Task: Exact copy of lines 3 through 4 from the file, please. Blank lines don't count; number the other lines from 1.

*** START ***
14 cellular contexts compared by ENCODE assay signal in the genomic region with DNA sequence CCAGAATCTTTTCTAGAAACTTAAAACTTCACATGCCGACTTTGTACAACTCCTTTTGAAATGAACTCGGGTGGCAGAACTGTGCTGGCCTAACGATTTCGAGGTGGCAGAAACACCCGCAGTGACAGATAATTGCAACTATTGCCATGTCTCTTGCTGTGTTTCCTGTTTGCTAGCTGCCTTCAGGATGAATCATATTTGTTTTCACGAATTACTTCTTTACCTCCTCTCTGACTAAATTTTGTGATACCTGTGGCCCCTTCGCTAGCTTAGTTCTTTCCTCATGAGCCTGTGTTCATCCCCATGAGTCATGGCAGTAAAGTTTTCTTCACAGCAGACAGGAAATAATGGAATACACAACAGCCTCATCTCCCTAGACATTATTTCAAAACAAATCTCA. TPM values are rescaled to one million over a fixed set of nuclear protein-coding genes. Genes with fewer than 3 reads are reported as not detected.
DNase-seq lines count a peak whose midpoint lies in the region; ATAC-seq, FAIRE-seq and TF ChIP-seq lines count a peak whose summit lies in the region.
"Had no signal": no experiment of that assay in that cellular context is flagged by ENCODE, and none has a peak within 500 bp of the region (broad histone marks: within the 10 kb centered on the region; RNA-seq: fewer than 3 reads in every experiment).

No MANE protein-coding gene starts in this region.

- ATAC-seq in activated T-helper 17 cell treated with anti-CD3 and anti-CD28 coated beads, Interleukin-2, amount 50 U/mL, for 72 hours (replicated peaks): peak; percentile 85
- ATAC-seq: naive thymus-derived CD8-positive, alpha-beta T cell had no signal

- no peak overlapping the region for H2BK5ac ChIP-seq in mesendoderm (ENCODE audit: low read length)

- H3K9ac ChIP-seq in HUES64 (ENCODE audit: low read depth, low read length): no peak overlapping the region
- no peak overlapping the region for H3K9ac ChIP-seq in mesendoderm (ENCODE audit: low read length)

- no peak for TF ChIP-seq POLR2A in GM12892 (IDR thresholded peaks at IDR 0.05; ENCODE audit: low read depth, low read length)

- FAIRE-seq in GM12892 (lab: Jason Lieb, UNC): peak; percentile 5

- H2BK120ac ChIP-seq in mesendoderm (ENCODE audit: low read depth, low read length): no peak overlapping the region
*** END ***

"Had no signal": no experiment of that assay in that cellular context is flagged by ENCODE, and none has a peak within 500 bp of the region (broad histone marks: within the 10 kb centered on the region; RNA-seq: fewer than 3 reads in every experiment).

No MANE protein-coding gene starts in this region.